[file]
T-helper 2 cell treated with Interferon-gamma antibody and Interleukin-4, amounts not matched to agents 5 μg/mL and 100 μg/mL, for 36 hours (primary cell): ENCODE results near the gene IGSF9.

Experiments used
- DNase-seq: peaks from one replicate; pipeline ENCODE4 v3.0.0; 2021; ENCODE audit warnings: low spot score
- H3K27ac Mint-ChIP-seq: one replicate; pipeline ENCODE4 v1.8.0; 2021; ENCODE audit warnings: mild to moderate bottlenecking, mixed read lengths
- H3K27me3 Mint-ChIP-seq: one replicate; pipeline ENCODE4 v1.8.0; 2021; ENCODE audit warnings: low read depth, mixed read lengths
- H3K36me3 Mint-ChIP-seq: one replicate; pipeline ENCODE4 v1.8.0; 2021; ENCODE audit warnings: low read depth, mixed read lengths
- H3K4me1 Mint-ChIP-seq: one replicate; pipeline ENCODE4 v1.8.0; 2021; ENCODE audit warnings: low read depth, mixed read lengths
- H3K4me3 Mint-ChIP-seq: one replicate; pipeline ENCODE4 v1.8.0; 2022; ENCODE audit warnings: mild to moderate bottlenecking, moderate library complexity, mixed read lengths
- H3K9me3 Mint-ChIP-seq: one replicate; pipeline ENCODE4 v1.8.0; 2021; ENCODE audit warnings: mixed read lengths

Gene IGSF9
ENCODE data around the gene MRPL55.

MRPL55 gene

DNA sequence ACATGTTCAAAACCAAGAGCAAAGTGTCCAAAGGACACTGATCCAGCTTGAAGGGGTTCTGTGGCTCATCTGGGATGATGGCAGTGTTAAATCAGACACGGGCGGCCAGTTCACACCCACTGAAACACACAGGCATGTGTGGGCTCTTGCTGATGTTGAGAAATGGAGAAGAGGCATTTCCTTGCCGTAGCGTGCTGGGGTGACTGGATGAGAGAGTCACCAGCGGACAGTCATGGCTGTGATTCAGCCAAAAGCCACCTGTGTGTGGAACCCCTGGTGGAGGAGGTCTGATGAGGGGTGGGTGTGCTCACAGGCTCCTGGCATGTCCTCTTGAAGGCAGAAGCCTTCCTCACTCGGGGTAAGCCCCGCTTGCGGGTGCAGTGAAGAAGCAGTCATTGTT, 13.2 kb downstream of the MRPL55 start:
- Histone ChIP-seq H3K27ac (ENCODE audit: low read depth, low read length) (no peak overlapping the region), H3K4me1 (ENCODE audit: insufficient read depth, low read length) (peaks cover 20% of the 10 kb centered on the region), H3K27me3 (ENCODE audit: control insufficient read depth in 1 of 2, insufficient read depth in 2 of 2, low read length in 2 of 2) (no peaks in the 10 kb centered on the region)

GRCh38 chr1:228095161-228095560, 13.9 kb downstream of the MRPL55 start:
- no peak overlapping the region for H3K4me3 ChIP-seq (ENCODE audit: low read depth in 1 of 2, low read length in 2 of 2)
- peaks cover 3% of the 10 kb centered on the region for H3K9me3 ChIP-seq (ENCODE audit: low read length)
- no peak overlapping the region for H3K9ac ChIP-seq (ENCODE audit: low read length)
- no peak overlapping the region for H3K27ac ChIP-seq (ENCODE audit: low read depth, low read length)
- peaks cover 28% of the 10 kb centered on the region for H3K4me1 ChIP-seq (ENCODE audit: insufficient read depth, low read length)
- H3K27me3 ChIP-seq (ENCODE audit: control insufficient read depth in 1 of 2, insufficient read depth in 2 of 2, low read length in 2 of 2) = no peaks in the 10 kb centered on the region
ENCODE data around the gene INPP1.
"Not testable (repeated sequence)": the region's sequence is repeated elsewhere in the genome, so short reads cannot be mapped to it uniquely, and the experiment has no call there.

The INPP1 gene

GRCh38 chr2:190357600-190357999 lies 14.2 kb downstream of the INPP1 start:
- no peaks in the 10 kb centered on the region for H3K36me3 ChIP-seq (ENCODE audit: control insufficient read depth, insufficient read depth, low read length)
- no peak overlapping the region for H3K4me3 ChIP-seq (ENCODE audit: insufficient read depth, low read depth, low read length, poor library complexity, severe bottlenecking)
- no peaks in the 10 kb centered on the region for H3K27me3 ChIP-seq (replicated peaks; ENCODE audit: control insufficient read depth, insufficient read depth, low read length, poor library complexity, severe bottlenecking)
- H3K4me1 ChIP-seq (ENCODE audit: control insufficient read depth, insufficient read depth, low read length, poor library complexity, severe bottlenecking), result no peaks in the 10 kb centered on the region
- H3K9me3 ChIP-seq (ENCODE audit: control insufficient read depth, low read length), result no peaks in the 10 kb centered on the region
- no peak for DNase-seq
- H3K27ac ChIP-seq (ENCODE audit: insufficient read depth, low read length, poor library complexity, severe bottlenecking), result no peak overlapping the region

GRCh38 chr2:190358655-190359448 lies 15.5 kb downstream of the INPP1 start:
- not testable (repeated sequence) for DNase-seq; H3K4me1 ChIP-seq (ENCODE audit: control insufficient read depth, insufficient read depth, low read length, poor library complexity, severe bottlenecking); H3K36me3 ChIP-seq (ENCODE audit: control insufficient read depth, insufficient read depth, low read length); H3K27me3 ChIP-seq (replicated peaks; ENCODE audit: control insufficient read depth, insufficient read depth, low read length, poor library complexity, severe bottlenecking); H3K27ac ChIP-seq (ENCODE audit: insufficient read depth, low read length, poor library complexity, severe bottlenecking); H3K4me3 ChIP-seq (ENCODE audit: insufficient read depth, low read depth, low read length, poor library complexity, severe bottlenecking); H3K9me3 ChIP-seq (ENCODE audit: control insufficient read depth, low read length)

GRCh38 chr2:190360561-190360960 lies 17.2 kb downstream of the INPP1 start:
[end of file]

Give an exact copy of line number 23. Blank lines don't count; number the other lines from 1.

"Not testable (repeated sequence)": the region's sequence is repeated elsewhere in the genome, so short reads cannot be mapped to it uniquely, and the experiment has no call there.